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Sunday, April 11, 2021—April 11, 2021, Second Sunday of Easter

Alleluia! Christ is risen, indeed! Wow—it felt good to proclaim that word again with so many of you thispast Easter Sunday! And as good as that feels, we also know that as people who proclaim and embody that“Jesus is Alive,” we still have much work to do as disciples of Jesus to accompany those living in a “Good Friday” world.
This Sunday, we are blessed to have our Conference minister, the Rev. Dr. Diane Weible, preaching for us. She writes,
“A Life of Discipleship does not mean all the pain and problems of life will go away. It means, instead, thatwe do not have to face those scars alone.  And it means that we can go forward to spread the love thatJesus has shown to us to others because we not only have the peace of Christ to go with us but because we are being sent by the One who showed us that new life is possible—that all things are possible.”
Join us for what will be an encouraging Eastertide message!


Rev. Dr. Diane Weible preaching
Music by John Kendall Bailey and Gabrielle Goozée-Nichols

Sunday, April 4, 2021—Easter Sunday

Every year on Easter Sunday, we hear the story told. This year, we hear the story told from the Gospel of Mark.
The women woke early in the morning, went to the tomb where Jesus had been laid, and brought with them spices to anoint his body. Very soon after arriving at the tomb, the women realize that something is not quite right. The body of Jesus is missing, and an angel appears to them. Quickly, the women leave the tomb in terror and amazement, and we are told that they say nothing to anyone.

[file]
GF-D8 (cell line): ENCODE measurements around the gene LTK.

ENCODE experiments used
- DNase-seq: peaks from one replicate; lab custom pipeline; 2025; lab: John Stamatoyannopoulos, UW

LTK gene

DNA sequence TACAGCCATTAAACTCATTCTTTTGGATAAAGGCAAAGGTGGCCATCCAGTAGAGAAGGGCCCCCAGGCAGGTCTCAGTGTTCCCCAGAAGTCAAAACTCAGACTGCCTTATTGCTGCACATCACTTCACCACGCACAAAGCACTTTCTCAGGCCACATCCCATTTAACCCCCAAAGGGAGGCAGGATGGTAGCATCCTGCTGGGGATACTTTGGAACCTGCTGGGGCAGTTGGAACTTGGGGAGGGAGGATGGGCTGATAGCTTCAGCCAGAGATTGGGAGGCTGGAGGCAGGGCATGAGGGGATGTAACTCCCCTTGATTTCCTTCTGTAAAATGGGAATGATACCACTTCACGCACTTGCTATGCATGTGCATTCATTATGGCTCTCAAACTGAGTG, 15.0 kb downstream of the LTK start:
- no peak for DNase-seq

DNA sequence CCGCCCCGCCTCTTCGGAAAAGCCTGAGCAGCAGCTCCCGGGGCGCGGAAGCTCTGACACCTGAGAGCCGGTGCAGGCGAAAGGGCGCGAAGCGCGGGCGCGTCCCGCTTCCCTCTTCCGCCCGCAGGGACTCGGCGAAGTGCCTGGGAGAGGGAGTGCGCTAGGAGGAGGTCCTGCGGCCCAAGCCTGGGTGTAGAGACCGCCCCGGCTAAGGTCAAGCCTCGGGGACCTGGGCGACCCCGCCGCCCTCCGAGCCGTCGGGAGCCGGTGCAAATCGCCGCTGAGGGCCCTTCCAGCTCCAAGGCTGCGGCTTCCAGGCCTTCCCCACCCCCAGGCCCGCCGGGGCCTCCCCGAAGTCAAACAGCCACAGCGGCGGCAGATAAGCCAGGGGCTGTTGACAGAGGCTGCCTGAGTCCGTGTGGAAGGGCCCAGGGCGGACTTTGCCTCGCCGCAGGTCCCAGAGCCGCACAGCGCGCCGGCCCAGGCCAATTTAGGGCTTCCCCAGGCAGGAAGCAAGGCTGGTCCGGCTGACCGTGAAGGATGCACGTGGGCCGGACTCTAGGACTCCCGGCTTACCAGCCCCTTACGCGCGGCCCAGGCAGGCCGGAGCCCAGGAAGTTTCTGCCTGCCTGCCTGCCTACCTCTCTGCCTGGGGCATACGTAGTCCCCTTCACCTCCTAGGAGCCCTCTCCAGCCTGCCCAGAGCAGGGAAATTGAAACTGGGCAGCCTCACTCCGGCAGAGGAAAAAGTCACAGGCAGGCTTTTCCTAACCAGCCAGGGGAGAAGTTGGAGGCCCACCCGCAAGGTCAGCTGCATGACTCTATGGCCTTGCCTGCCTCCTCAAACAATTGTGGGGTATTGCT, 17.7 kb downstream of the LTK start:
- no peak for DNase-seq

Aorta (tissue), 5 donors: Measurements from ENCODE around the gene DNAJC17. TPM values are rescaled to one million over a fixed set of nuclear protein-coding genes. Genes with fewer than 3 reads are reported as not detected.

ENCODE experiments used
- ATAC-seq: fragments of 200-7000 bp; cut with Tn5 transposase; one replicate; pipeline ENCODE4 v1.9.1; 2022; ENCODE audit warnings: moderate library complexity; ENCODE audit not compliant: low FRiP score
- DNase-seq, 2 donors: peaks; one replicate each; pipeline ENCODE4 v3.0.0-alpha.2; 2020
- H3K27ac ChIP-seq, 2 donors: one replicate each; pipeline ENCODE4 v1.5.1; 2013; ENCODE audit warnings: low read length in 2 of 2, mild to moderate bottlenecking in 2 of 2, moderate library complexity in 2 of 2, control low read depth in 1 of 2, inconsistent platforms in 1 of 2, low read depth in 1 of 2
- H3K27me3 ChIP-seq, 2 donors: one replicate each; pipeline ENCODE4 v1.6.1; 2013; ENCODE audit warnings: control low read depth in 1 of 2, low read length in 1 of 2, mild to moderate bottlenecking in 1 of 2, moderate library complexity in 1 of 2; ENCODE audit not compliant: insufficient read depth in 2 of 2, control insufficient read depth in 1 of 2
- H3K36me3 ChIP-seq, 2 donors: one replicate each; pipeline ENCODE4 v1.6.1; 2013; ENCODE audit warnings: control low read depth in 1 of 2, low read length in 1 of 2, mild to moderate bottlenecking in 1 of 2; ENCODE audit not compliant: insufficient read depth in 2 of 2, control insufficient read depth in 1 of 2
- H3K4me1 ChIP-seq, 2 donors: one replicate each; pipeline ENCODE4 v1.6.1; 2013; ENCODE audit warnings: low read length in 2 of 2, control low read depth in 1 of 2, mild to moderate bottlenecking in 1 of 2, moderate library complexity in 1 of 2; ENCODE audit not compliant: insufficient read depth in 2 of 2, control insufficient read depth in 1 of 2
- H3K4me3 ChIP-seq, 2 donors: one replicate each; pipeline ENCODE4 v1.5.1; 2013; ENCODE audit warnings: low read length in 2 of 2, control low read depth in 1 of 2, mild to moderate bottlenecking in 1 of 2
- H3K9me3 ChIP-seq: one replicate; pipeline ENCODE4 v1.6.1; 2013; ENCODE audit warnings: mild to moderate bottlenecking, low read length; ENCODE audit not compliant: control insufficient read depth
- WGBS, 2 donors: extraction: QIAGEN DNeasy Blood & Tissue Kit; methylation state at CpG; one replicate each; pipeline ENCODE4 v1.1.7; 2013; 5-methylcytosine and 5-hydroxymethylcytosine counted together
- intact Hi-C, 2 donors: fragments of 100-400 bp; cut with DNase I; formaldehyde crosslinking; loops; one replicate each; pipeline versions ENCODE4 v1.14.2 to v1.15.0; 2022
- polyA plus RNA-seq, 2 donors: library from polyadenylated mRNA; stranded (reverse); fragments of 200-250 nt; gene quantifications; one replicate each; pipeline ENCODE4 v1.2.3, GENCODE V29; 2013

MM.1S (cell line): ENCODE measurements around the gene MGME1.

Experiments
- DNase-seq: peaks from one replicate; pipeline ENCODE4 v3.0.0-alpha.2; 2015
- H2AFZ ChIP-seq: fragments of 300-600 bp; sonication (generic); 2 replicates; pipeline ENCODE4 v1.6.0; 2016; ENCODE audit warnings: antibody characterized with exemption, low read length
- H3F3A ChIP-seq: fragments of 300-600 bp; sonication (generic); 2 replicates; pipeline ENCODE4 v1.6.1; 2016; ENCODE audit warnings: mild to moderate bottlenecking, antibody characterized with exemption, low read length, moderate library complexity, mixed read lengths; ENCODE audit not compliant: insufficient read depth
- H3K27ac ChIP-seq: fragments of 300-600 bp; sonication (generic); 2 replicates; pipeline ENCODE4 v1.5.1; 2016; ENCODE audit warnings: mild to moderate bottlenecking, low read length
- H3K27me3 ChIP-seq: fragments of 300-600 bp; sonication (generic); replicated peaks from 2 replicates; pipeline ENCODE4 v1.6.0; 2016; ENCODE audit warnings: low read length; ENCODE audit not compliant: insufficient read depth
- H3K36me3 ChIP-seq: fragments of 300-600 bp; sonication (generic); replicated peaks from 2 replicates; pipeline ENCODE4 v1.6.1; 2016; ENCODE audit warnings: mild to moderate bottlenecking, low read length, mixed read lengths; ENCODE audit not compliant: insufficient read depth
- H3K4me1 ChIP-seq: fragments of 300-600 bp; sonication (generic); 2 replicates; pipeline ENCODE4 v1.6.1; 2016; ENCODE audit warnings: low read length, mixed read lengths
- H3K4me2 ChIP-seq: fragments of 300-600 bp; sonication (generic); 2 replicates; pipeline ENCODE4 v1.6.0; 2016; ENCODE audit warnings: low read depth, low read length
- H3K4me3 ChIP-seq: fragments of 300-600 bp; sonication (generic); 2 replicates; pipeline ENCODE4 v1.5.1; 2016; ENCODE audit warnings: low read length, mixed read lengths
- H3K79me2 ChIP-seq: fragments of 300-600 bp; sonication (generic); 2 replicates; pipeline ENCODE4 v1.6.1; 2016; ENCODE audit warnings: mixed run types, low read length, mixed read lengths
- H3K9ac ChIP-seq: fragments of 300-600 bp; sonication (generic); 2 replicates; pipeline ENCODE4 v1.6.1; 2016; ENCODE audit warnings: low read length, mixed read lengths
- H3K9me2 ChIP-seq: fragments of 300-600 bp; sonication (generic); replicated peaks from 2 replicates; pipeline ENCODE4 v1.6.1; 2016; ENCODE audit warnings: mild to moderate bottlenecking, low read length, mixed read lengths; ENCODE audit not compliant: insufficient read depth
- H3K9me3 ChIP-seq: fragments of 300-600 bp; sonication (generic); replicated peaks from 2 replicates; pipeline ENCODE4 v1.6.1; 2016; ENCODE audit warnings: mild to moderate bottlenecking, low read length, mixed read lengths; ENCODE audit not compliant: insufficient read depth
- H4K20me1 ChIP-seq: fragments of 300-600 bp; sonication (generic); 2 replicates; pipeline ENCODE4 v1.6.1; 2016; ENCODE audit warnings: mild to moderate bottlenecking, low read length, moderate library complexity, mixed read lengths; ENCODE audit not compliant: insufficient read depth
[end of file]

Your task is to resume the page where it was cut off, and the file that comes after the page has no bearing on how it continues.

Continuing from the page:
It’s not the ending that we want to hear. It’s not the ending we are looking for. It’s an unfinished story.
Aside from beginnings, endings to stories are often the most crucial part. The ending we get this Easter Sunday is not what we expect, it is unfinished. But maybe it’s the ending that we need right now.
One thing we know about Mark is that there are no easy answers, no clear solutions. Maybe that’s the point. Perhaps the ending we get this Easter Sunday, incomplete and unsatisfying as it may be, is an invitation—an invitation for us to complete the story.
Friends, even though our Lenten journey may be over, and we have arrived at Easter, the story and the work are not complete. God is not finished with us. God still has work for us to do—work of justice and peace; mercy and hope; and yes, resurrection and a new creation. We hope you will join us in completing the story and doing the work.

Rev. Eric Sherlock preaching from Mark 16:1–8
Music by John Kendall Bailey and Gabrielle Goozée-Nichols